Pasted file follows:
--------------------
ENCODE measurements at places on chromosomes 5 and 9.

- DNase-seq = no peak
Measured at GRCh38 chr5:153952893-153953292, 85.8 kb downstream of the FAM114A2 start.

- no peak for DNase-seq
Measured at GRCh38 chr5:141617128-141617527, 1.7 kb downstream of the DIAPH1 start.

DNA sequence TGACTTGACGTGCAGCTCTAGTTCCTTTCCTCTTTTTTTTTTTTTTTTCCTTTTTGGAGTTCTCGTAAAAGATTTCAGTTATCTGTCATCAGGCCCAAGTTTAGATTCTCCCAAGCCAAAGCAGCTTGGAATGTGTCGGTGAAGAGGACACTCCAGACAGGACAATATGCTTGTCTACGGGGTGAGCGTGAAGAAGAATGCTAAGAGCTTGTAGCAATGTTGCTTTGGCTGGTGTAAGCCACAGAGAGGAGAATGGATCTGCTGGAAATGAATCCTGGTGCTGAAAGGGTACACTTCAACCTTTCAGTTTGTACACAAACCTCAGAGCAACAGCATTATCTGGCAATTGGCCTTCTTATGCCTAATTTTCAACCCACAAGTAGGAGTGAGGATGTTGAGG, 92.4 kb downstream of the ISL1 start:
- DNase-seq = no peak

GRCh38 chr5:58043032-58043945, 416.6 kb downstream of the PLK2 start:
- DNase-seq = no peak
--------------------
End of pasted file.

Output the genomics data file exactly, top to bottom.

ENCODE measurements at places on chromosomes 5 and 9.

- DNase-seq = no peak
Measured at GRCh38 chr5:153952893-153953292, 85.8 kb downstream of the FAM114A2 start.

- no peak for DNase-seq
Measured at GRCh38 chr5:141617128-141617527, 1.7 kb downstream of the DIAPH1 start.

DNA sequence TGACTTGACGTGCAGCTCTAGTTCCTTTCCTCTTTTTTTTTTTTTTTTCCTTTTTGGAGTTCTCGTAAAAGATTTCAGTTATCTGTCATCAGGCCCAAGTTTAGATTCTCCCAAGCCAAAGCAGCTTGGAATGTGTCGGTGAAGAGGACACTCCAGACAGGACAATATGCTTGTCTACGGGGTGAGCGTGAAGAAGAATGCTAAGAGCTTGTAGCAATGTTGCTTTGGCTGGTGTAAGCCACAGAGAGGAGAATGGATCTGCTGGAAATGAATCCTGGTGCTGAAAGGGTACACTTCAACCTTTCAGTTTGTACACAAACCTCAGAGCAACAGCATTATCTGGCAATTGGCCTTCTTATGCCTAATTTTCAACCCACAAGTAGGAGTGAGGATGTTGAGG, 92.4 kb downstream of the ISL1 start:
- DNase-seq = no peak

GRCh38 chr5:58043032-58043945, 416.6 kb downstream of the PLK2 start:
- DNase-seq = no peak